On gar­den­ing: Golden Lace en­tices ben­e­fi­cial suit­ors

The Progress-Index - At Home - - NEWS - BY NOR­MAN WIN­TER

If you are de­vel­op­ing a gar­den for beauty and hop­ing to host pol­li­na­tors like bees and but­ter­flies, then put Golden Lace at the top of your list. This siz­zling summer peren­nial is a se­lec­tion of Pa­trinia scabiosi­fo­lia and na­tive to Korea. Oh, my gosh, this is a plant that ab­so­lutely com­mands at­ten­tion.

Once you start grow­ing this 4- to 5-foot-tall plant loaded with thou­sands of tiny golden yel­low blos­soms, you will want to pull up a chair with a good pair of close-fo­cus­ing binoc­u­lars, your dig­i­tal cam­era and hang out all day. You will also want to bring along an in­sect na­ture guide as you will have more bees and wasps than you ever knew ex­isted.

But don’t worry, but­ter­flies adore the blos­soms, too. We have had Sil­ver Spot­ted Skip­pers, Long-tailed Skip­pers, Gray hairstreaks and Red-banded Hairstreaks. Then to make it more ex­cit­ing the pol­li­na­tor preda­tors also show up. On any given day the Green Anole lizards are there, ly­ing still, wait­ing for the per­fect mo­ment to grab their ver­sion of the Happy Meal.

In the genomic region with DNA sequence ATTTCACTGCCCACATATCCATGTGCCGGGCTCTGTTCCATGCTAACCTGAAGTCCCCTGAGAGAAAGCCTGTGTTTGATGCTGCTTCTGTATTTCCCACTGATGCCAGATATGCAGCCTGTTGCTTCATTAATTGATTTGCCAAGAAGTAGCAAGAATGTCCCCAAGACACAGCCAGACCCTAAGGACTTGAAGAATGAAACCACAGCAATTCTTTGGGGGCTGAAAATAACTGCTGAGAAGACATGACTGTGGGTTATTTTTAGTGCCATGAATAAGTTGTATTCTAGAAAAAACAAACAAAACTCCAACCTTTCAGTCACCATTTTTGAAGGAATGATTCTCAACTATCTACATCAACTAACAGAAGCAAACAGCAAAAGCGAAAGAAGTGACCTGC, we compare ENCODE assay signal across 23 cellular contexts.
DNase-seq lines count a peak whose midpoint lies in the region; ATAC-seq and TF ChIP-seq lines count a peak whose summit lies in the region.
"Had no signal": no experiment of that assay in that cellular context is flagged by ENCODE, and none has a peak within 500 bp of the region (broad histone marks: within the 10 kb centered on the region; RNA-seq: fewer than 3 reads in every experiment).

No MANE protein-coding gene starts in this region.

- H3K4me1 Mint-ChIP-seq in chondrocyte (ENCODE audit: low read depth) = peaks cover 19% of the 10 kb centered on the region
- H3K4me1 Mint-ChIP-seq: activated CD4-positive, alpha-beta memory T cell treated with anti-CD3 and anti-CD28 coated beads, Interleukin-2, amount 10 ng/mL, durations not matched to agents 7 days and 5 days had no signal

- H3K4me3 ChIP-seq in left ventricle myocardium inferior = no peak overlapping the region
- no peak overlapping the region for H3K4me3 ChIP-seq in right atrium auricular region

The Golden Lace is rock­ing at my work­place, the Coastal Ge­or­gia Botan­i­cal Gar­dens in Sa­van­nah, and you can count on it to do the same in your gar­den. It is a cold hardy peren­nial in zones 4 to 9. It has been known to re-seed a lit­tle which I would wel­come here but is easy to pull if one comes up where it is not wanted.

Ours is in the cot­tage gar­den grow­ing in close prox­im­ity to Joe Pye weed which is also do­ing its part bring­ing in the big boys of the pol­li­na­tor world like the Eastern Tiger swal­low­tails and the Palamedes swal­low­tails. The rose pink of the Joe Pye is a thrilling com­pan­ion.

Blue For­tune agas­tache or Black Adder agas­tache would make the ul­ti­mate com­pan­ion plant­ing with the blue to vi­o­let shades of spikey bot­tle­brush-like flow­ers. It would also cre­ate what would be a pol­li­na­tor heaven as they too bring in bees, and but­ter­flies in un­count­able num­bers.

Golden Lace will reach a spread of around 3 feet. It thrives in fer­tile well-drained soil and needs plenty of sun to reach its max­i­mum po­ten­tial. It starts bloom­ing in mis­um­mer last­ing for weeks and then con­tin­ues to daz­zle in land­scape as the re­main­ing flo­ral parts re­tain that bright cheer­ful gold-


Golden Lace looks at home in a typ­i­cal gar­den with SunPa­tiens and Mari­posa coleus nearby.

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